Designer Tom Rutt of TR Studio says: ‘Defining an entryway space can be as simple as placing a dedicated piece of freestanding furniture to demarcate an area. A statement mirror and slim console table will immediately read as a place to set your keys and zone your hallway when you don’t have a designated entryway,’ he advises.
Kristen Fiore, owner and lead designer of Kristen Elizabeth Design based in Sacramento, California Kristen Fiore, the founder of Kristen Elizabeth Design, is a talented interior designer with a lifelong passion for design. Growing up near New York City, she was immersed in a rich environment of inspiration and resources. She honed her skills and gained valuable experience in New York before moving to California.
‘Art provides the mood’, says designer Anne-Marie Barton. ‘It delivers the tones for the rest of the house, providing a philosophy of your home decor style and your family,’ she adds.
If a large mirror isn’t to your taste, or you want to be more maximalist in your wall decor approach, decorating with art is your friend. Choose a statement piece or an entire gallery wall that will help to zone your entryway space (particularly great for a corner or nook). If your hallway walls flow up your stairs, a mix of artwork and photographs can be a stylish way to decorate staircase walls and connect the two spaces.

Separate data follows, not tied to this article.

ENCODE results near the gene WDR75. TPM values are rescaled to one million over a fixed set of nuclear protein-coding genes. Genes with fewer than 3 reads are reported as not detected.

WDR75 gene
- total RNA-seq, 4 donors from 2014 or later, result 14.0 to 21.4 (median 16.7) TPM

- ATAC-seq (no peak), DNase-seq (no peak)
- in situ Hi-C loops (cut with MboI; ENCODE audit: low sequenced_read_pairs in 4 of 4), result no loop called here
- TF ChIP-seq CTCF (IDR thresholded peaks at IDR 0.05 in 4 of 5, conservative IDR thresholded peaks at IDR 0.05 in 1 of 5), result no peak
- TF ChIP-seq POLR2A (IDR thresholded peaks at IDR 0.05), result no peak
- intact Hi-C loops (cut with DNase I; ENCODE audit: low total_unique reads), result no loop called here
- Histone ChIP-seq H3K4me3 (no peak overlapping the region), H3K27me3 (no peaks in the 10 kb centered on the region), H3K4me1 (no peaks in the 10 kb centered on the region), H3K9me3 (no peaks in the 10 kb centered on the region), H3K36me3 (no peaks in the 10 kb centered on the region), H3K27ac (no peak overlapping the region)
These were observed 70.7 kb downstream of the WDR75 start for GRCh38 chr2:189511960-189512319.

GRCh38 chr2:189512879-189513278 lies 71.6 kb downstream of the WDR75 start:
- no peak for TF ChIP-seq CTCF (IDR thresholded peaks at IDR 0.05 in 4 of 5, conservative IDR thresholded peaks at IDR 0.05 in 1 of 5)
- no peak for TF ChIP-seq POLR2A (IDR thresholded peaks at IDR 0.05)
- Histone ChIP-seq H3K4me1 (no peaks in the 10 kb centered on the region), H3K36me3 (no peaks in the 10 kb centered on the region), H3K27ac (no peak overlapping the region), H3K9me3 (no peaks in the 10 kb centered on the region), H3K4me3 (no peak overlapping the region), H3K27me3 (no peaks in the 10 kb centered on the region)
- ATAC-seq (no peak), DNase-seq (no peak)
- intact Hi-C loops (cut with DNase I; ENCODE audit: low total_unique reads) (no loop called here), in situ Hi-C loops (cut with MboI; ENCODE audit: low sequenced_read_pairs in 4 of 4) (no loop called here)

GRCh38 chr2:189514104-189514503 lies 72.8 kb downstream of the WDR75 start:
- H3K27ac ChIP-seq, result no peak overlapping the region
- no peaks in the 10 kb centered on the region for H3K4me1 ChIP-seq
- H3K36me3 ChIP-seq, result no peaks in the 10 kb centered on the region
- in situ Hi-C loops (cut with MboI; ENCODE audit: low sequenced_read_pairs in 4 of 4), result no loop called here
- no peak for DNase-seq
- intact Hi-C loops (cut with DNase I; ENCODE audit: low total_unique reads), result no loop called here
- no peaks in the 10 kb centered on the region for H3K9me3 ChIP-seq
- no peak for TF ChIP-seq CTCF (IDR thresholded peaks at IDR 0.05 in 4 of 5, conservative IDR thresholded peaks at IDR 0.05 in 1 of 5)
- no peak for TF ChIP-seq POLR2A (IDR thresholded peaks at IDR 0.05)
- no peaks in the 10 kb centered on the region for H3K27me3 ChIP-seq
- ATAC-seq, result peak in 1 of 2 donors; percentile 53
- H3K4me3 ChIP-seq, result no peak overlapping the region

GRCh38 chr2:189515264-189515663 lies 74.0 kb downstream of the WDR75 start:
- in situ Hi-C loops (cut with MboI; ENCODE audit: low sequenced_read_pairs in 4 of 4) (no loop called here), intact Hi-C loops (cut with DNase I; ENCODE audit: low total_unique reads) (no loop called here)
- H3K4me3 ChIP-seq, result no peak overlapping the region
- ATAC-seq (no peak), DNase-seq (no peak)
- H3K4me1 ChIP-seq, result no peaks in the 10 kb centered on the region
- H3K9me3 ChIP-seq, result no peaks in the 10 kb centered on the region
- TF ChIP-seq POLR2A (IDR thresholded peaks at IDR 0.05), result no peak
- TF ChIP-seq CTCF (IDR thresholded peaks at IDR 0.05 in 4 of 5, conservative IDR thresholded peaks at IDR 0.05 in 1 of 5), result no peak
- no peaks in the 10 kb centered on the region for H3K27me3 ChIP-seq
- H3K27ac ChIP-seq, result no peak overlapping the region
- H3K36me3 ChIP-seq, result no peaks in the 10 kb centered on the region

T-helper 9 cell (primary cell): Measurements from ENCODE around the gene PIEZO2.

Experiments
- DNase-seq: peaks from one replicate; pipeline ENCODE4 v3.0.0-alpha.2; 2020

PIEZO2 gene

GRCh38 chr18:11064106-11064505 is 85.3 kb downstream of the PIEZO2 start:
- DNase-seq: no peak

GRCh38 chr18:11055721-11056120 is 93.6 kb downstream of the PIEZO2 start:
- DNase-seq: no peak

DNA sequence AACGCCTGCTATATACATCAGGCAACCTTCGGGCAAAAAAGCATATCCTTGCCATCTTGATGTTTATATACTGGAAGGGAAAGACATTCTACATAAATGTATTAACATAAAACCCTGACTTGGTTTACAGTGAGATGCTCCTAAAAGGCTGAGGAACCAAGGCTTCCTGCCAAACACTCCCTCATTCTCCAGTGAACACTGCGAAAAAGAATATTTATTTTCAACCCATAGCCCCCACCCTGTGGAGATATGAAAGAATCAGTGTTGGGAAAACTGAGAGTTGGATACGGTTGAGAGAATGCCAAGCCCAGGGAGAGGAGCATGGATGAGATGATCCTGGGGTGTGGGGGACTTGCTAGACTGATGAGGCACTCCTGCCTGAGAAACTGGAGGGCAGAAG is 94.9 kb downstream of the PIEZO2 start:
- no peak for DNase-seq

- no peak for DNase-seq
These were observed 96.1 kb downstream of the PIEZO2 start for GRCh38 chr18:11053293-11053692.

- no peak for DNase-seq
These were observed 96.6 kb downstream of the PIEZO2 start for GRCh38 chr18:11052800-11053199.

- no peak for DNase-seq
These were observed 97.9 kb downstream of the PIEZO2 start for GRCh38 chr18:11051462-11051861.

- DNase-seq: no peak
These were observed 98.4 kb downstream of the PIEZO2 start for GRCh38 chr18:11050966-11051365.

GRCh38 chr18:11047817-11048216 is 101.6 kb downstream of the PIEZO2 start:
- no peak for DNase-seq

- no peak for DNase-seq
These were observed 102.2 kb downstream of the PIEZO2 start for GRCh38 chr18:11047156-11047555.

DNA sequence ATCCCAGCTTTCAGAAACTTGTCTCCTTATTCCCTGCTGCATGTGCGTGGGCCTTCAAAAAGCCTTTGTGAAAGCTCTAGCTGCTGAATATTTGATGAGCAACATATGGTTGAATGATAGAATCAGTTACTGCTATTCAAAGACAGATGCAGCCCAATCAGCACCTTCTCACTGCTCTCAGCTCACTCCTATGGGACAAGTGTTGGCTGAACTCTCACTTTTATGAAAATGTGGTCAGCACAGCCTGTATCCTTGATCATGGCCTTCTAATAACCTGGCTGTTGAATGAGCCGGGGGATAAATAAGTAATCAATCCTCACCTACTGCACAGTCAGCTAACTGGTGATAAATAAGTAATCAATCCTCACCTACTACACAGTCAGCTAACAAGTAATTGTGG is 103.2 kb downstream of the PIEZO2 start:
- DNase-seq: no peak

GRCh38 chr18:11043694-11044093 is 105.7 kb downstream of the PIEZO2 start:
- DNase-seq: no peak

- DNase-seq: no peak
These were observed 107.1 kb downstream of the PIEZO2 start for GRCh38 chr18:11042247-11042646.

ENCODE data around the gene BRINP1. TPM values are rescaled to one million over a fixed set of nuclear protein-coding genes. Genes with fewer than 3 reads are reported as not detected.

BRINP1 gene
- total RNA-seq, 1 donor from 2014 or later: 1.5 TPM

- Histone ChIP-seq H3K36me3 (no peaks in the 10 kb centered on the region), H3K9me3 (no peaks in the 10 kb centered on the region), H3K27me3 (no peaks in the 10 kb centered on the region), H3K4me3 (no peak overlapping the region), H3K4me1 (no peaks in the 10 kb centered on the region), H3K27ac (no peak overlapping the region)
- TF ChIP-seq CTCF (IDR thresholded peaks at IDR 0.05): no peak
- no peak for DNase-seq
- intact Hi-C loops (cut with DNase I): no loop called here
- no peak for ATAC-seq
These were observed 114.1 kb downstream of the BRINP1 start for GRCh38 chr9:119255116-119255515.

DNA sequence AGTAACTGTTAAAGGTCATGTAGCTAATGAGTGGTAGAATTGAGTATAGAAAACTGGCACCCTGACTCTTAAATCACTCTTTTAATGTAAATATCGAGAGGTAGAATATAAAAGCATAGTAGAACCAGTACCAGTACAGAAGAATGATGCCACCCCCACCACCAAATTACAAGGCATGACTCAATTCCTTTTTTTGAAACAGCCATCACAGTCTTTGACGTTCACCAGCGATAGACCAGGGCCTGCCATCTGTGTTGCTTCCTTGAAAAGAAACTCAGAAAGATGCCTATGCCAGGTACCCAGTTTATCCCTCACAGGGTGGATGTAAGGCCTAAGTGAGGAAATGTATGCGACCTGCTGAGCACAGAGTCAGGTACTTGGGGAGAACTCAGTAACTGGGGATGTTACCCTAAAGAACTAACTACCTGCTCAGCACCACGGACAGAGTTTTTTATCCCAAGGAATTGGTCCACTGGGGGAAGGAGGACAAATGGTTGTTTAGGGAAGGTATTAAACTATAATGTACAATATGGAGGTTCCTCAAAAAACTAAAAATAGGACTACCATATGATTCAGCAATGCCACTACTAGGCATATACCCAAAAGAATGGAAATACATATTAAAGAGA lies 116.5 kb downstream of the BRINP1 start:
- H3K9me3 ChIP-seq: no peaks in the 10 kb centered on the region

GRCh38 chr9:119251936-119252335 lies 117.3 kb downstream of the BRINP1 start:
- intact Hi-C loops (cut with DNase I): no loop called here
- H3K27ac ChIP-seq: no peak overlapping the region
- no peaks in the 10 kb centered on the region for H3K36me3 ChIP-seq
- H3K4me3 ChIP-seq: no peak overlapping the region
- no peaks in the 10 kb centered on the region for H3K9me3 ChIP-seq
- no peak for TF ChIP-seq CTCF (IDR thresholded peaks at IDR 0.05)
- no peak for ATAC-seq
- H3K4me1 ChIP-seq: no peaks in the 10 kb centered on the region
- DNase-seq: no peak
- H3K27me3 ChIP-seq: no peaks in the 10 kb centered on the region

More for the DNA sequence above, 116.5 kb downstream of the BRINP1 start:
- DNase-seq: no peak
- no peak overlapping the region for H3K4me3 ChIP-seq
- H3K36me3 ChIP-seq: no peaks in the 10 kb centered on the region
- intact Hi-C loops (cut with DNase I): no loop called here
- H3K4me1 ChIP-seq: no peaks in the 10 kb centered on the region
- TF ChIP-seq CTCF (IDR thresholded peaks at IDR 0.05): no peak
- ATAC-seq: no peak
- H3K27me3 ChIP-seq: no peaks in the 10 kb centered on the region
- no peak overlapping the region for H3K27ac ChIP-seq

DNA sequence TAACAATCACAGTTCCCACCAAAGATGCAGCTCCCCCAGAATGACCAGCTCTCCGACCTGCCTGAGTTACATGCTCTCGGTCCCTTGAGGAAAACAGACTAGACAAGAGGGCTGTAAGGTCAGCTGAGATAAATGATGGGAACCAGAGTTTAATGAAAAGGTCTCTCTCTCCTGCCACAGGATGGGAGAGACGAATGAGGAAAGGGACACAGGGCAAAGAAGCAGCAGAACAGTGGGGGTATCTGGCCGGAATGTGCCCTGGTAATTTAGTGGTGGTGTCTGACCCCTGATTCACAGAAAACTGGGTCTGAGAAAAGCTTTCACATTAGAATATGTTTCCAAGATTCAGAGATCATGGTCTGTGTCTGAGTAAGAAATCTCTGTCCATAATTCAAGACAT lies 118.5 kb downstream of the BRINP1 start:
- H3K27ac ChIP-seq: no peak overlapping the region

4. Zone the space with a rug
Don’t underestimate the power of rugs to define a space. A well-chosen rug can add texture, color, and personality to your entryway. Setting down a rug in that area will make it feel like a unified, separate zone.
‘Without a physical hallway you can draw your guests in using linear rugs and runners, this helps to guide people and zone your entrance way,’ says Homary’s Lauren Zeng. ‘The addition of the rug helps to further clarify that this IS, in fact, an entryway,’ agrees designer Shannon Eddings.
‘A rug injects essential warmth and creates a more defined sense of space while light fixtures set the tone for your aesthetic,’ adds Anne-Marie Barton.
5. Employ custom cabinetry for storage